Dear BBC:

Spot the difference between this: Motorsport | Formula One | McLaren eye Shanghai test; and this: Boxing | Khan eyes professional bid.

Yes, that's right, there is no difference, because they are both STUPID HEADLINES. What does "eye" mean? Hmmm? Is it a verb now? Because it's not one I've ever heard in, you know, actual human speech as it is spoken.

Here are some other suggestions for eye-related headlines:

  • Clough Eyes Heaven (or Hell)
  • Keane Eyes Assault Charge
  • Enraged Blogger Pokes Eyes Out
Here are some others you may have missed. Really.
Do I need to go on? Notice, these stories are all from September 2004. Search for the word "eyes" on the BBC web site, and you'll discover 143 pages of hits. Wanna bet how many of them are sporting headlines? No, nor me.

Eyes on the prize, people.

September 21, 2004

Heal th Matters

A lot of you have written to ask how the old blood pressure and cholesterol test went. I still have a big bruise, by the way, from the needle-digging ham-fisted nurse who took the blood.

I was at the doctors yesterday morning for the results, and everything is more or less fine. My blood pressure, amazingly, was completely normal (and effect of the weekend? Perhaps, though it wasn't exactly stress-free); and my cholesterol is just 0.3 over the "safe" level. The doctor basically said there was nothing that warranted any treatment and so I was dismissed.

I'm supposed to go back in 3 months, but, quite honestly, it's a total waste of time, isn't it? I've been through this whole thing twice this year with the same outcome.

I'm not entirely sure if the Benecol drinks are working or not, but I'll err on the side of "can't do any harm" and keep it up, though I've switched to the Flora equivalent for now. I'm looking for that perfect dietary balance between chips and cholesterol-reducing plant esters.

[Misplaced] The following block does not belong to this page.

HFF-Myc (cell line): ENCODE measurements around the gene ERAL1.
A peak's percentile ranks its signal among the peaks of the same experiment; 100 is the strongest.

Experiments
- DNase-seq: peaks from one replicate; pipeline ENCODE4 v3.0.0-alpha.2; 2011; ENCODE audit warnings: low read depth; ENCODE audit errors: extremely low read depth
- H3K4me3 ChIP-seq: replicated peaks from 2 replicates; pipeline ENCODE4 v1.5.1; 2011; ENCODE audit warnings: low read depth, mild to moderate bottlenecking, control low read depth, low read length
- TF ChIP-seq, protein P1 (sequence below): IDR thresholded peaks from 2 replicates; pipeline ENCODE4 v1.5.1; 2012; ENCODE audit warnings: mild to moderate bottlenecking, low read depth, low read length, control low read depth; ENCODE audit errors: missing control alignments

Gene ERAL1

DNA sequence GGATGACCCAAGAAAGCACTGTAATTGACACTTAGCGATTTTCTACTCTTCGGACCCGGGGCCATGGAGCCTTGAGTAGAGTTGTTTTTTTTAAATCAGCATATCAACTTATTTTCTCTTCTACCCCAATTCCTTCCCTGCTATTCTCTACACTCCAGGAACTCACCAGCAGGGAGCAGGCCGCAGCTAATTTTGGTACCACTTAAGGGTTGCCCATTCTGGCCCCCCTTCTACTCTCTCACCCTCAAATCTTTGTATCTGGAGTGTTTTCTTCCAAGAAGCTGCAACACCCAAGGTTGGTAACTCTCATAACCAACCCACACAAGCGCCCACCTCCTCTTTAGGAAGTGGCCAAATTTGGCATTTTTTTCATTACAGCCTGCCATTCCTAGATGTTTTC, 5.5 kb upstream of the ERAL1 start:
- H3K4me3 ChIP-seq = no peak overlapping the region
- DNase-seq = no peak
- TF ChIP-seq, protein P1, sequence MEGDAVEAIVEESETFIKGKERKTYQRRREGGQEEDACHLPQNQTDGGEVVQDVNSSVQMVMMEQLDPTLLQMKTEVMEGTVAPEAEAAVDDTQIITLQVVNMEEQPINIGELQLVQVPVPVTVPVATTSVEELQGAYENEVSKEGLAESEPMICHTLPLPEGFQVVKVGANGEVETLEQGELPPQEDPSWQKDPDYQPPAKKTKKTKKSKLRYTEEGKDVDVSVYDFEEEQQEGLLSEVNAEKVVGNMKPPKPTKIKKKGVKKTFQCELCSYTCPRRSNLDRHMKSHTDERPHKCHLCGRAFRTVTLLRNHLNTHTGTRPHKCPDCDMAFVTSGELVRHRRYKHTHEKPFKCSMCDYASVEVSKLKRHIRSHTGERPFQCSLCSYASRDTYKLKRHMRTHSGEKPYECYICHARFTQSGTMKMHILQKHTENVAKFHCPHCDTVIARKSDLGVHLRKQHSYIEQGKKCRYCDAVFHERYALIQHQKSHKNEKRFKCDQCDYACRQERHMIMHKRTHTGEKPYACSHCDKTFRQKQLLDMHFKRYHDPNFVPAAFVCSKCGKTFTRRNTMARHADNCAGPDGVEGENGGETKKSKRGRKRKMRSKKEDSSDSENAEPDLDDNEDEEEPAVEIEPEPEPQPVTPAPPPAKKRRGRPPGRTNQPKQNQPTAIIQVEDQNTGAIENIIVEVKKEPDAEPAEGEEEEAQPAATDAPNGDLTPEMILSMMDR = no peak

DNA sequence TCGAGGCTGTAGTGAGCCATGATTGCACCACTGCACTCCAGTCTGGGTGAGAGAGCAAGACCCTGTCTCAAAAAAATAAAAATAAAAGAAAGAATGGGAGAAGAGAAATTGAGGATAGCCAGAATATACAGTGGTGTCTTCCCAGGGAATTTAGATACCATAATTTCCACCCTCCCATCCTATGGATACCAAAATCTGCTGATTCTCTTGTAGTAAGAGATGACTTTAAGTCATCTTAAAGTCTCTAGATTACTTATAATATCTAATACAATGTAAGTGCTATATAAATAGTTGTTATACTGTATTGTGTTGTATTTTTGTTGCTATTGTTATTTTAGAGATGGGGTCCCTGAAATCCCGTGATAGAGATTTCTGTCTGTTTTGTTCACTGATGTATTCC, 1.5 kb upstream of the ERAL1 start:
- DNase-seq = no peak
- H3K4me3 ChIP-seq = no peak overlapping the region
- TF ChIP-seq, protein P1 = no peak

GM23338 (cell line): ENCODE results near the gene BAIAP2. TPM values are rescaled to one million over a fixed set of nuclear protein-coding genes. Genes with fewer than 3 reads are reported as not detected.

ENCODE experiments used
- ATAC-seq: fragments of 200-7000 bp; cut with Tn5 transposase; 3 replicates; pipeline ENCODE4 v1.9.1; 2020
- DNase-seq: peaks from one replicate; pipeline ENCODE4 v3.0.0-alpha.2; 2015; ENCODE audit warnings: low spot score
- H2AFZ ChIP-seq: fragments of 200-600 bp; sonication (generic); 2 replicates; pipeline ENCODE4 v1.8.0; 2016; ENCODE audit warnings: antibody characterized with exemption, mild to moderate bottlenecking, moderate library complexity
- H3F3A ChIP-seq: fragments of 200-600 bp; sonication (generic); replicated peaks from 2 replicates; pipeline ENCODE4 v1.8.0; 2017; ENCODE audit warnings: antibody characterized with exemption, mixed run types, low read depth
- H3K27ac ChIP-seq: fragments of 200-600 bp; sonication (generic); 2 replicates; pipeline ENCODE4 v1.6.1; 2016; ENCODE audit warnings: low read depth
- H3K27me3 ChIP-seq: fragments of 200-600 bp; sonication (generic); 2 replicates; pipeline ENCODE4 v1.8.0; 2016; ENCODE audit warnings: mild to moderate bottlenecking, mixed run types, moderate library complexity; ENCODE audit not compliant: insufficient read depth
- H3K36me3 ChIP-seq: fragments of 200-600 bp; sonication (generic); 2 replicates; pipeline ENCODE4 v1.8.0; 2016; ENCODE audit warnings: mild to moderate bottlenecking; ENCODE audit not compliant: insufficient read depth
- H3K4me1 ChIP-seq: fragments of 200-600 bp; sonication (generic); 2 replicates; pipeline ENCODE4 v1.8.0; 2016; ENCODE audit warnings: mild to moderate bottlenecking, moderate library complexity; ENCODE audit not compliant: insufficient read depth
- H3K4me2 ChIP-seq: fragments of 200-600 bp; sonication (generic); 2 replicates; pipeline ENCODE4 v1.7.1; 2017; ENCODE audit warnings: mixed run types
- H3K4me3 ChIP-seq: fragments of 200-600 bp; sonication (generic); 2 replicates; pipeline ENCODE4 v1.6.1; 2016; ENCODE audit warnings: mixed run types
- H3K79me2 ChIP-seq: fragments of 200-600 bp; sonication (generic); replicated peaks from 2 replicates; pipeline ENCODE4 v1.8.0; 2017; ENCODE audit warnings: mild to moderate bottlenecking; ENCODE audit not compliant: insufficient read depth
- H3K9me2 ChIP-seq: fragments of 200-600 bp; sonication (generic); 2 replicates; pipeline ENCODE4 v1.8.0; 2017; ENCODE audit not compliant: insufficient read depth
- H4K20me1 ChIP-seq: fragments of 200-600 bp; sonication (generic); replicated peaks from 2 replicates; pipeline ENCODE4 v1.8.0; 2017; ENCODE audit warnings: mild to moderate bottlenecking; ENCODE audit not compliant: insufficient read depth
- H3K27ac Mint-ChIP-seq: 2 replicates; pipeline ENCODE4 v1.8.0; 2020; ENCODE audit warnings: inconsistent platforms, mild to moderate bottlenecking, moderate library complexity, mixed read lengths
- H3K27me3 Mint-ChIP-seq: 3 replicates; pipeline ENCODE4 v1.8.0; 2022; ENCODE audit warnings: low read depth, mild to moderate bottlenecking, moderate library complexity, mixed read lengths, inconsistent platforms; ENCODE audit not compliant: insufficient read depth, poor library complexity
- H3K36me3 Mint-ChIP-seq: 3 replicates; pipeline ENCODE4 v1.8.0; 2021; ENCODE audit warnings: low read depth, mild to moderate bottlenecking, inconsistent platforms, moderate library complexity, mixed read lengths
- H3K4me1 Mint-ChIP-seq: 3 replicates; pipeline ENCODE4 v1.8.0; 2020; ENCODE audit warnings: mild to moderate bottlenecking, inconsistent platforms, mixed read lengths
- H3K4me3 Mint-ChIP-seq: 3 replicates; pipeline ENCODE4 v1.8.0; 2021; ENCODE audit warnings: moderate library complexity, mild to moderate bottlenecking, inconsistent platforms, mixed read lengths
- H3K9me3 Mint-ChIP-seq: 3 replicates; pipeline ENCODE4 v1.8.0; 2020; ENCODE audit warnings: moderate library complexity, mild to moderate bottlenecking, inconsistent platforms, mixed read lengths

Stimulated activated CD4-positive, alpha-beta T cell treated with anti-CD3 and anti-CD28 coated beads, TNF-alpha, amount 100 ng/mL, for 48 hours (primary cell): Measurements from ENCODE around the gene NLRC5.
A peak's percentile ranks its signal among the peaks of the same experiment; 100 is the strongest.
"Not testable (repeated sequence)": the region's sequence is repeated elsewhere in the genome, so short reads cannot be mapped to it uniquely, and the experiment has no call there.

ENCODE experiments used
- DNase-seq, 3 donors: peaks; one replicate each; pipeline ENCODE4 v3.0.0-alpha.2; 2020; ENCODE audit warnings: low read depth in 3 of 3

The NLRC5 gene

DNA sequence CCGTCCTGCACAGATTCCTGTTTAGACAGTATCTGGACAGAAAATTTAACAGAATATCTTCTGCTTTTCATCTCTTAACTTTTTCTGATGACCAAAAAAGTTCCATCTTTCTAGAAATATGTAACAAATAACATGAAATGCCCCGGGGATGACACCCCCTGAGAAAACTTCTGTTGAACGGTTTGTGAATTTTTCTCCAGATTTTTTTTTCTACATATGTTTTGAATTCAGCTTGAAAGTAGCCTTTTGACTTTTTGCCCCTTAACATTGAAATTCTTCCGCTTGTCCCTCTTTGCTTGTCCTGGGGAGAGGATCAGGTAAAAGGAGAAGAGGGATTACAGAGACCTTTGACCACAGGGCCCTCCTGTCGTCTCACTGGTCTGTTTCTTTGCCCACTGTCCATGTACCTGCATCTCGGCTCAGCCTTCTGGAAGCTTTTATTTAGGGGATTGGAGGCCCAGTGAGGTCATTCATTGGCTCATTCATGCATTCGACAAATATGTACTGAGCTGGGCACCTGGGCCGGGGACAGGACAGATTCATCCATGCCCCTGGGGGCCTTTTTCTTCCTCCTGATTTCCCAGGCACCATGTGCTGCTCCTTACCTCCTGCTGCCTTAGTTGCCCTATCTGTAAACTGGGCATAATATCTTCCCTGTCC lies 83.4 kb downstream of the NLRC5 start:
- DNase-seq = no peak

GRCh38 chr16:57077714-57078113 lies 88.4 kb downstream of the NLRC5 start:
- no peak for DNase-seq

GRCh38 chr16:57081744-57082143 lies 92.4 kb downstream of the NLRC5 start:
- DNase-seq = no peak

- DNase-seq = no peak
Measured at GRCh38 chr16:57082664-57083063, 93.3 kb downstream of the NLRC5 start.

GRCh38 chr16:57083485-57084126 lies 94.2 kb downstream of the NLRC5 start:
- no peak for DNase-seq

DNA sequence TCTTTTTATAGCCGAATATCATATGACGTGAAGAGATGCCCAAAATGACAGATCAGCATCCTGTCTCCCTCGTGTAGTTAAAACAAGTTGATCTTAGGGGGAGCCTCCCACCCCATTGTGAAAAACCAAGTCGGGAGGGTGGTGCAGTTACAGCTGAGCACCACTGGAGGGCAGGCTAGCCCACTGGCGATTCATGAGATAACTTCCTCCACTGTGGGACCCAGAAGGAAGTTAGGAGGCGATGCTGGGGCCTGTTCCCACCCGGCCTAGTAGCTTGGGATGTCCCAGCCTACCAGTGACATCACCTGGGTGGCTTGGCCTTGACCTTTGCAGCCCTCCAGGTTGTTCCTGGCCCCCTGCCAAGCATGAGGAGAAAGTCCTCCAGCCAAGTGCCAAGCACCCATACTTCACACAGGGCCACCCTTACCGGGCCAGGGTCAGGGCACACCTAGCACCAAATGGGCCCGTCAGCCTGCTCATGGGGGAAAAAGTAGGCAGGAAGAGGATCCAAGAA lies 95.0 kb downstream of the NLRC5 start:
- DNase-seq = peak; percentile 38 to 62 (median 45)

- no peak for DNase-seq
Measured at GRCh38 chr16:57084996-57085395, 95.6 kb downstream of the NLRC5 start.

So it's just the brain tumour to worry about for now.

September 17, 2004

Leonard Cohen at 70

I'm not a fan of his, as you know, but this tribute in the Guardian is a diverting read. If I were him, though, I would find it depressing that the most popular downloads are, you know, Suzanne, and, y'know, Hallelujah. Just because of what it tells you about humanity. A bit like Johnny Cash and Kenny Rogers in the top ten Country downloads on iTunes.

Rat Stories

Someone here has a gf with pet rats - he's told her, you can't move in until the rats die. I'd agree with that, but I'd add, "You can't move in until all rats die." Because, frankly, the world doesn't need people who think keeping rats as pets is somehow acceptable. I mean, they're rats. It's like having a pet cancer tumour.

I've been lucky not to see too many rats in my life, but when I do, I react as I imagine cavemen might have reacted to wolves. My blood runs cold. I feel an urge to light a fire and hit something with a mammoth femur.

Years ago, down in Kent, a friend and I set off for a country pub for a long session, arriving a little before opening time. Older readers might remember that pubs didn't used to be open all day, and in fact might not open till something like 6 or 7 pm, especially on a Sunday.

So we went for a walk down the lane, 10 minutes to kill, and we came to a field that had been used to grow potatoes. But something had gone wrong, the field was waterlogged or something, so the farmer had ploughed the spuds up and left them in pyramid-shaped piles around the field. So we walked into this field to take a look (I dunno, maybe wanted to see what was wrong with the taters), but as we approached the first pile, a fucking HUGE rat bounded away. And then another, and another. We were in the middle of the field now, and as we turned round through 360°, we had one of those Brian DePalma moments. There were freaking HUNDREDS of massive rats running away from all the piles of potatoes. And I know people always say they were the "size of a cat," but these were. Really. Maybe an effect of the twilight, but, they did indeed appear to be the size of cats.

Years after this, I was briefly in Illinois one summer, and it was a summer as wet as the one we've just had. During one downpour, I saw through the screen door what looked like a rat running across the road outside and my blood turned cold all over again. Turned out to be a squirrel with a wet tail. Which is why squirrels should be red - grey ones are a crime against nature.

September 16, 2004

Johnny Ramone

Guardian Unlimited | Special reports | Punk legend Johnny Ramone dies. Tommy is the only survivor of the original band.

Foxy Ladies

Tell you what, Tony, set the dogs on the toff bastards and their forelock-tugging followers. Bloody farmers. Spending our EU subsidies on oats for horses (= future dog food) and, dammit, dog food as well!

Set the dogs on 'em. Give them a taste etc etc. And send them back home with their bloody tractors and green wellies up their arses.

September 15, 2004

Don't ask me how

But I just came across Mugshots.com, which is a diverting half-hour.